The Policy of the City and Cultural Action

Pierre Mayol (Ministere de la Culture et de la Communication, France)

Abstract: Within the context of the Policy of the City and of Urban Social Development of the government of France, the paper discusses public cultural action (government involvement in cultural development), "emerging" cultures in housing projects and neighbourhoods that are supposedly "in trouble" (or, in other words, "sensitive" or "underprivileged"), and conflicts between community-based cultures and republican alternatives. In describing cultural conflict in urban situations, the paper refers to the situation in France. The article closes with a brief overview of certain developments in Europe.

Résumé: Dans le contexte de la Politique de la ville et du développement social urbain du gouvernement français, cette étude examine l'action culturelle publique (l'implication gouvernementale dans le développement culturel), les cultures « émergentes » dans les cités et les quartiers dits « en difficulté » (ou d'une manière autre, « sensibles » ou « défavorisés »), et les conflits entre cultures communautaires et impératifs républicains. Pour décrire des conditions urbaines conflictuelles, cette étude se reporte à la situation en France. L'étude se termine par un bref survol de quelques situations en Europe.

It is not easy to speak of culture. From a historical perspective, we see that culture does not spontaneously lead to social cohesion. In fact, we can cite many examples where it has led to war, not peace. Moreover, art, which normally emerges from cultural life, often conflicts with the dominant culture. There have been many battles over artistic works and practices including, for example, El Cid, Hernani, The Flowers of Evil, Madame Bovary, cubism, twelve-tone music, the French New Wave, and techno music.1 On the other hand, from a philosophical point of view, culture is clearly oriented toward the common good (i.e., tolerance, liberty, discernment, heritage, curiosity about others, about new artistic practices, but also questions about the status quo). There is, however, a tension between this ideal and history.

An objective of cultural policies is to direct history, with its frequent violence, toward an ideal of tolerance and freedom; the goal is to encourage social cohesion. But policymakers can only accomplish this goal through actions that are specific, pragmatic, and inevitably limited in scope. Nevertheless, it is in this way that they can reinforce key concepts like interaction, creativity, social coherence and cohesion, citizenship, citizen - all words that cultural policymakers value (or should value). The French example of the "Policy of the City" as applied to underprivileged neighbourhoods illustrates this difficult tension between history and philosophical ideals.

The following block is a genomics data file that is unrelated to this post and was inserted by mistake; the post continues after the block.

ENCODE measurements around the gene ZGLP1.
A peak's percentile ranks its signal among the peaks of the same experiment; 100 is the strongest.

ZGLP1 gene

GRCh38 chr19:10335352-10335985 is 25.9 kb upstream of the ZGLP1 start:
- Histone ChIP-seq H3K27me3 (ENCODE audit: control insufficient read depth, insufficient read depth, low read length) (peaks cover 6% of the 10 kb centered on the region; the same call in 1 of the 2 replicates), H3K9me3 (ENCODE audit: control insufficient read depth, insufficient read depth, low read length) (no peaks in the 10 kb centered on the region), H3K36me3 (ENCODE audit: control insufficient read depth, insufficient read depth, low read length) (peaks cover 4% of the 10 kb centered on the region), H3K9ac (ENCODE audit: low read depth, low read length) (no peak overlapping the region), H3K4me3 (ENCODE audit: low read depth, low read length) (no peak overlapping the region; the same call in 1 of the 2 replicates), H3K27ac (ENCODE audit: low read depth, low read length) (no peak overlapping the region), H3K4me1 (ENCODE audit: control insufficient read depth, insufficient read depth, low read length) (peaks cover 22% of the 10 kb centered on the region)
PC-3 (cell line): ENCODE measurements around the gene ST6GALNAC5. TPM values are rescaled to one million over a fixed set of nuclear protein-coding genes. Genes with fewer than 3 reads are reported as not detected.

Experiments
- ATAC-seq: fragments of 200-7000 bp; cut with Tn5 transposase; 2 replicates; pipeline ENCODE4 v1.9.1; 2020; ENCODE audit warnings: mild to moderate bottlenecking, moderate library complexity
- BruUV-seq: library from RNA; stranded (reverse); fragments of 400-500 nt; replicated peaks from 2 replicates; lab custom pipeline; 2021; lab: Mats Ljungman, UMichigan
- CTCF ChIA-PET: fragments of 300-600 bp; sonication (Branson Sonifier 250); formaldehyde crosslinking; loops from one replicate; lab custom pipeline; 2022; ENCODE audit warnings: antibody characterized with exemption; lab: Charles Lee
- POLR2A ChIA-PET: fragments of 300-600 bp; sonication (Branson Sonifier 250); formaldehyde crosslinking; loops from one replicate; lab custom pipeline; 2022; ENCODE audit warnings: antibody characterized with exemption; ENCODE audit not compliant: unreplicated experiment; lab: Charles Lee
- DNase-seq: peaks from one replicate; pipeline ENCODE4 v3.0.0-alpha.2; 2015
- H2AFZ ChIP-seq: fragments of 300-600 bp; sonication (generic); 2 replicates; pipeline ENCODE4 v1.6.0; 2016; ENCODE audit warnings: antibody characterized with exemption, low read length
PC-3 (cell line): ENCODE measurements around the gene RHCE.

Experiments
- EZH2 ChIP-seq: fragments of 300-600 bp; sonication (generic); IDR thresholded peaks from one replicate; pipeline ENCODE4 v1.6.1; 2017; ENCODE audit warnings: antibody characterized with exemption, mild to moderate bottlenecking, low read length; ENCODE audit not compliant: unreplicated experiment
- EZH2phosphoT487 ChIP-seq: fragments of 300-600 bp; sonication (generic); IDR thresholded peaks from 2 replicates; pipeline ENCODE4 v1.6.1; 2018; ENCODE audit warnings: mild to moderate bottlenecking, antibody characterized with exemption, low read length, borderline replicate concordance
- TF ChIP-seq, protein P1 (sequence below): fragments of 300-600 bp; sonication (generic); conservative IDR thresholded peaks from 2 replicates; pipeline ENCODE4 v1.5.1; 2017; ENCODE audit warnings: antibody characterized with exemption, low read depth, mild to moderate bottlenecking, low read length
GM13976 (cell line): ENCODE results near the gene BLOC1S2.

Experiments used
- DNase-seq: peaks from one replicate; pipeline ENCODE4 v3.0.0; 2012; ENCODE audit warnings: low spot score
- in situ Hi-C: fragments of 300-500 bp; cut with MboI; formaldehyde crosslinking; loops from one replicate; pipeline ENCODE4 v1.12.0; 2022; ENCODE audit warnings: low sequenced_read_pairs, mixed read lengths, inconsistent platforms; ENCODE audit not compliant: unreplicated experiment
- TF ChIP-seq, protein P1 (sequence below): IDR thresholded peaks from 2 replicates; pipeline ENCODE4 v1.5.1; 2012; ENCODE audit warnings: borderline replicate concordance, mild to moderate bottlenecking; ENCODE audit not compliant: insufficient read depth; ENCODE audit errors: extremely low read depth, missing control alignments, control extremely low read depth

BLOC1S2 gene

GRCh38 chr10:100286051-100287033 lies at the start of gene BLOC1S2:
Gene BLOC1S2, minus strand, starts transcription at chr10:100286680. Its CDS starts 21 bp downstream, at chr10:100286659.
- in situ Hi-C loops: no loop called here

The Policy of the City and of Urban Social Development: Stakes and problems

Housing projects and New Cities

To begin, it is useful to explain the meanings given to certain expressions in this essay. In this regard, "Policy of the City" does not apply to all cities or to a single city considered in its entirety. Rather, it applies primarily to underprivileged neighbourhoods. Bearing its full current name, Politique de la ville et du développement social urbain (Policy of the City and of Urban Social Development), it was born in the mid-1970s through the program Habitat et vie sociale (Housing and Social Life), whose objective was to improve living conditions in hastily built social housing.

Briefly, these vast housing developments or "estates" (cités) were built as part of the first large-scale urban planning project in the 1950s. Public authorities decided to build new dwellings on large rural spaces next to cities. These spaces were called Zones à urbaniser en priorité or ZUPs (Priority Urbanization Zones). The estates, created in 1958, bore certain architectural features, such as steel bars and towers. They were built on the outskirts of every small, medium-sized, and large city in France. A major characteristic of these estates involved distinguishing between three key functions, each of which was given a separate area: dwellings, roadways, and shops. Work areas were not forgotten; they were located in large companies in the vicinity. The first tenants came from the countryside. Later, new immigrants moved in. The notorious lack of comfort of these housing projects - referred to from the start as "rabbit warrens" - made collective life difficult. The contrasting origins of residents made matters worse, as did the varying cultural traditions that had to coexist in this uncomfortable shared space.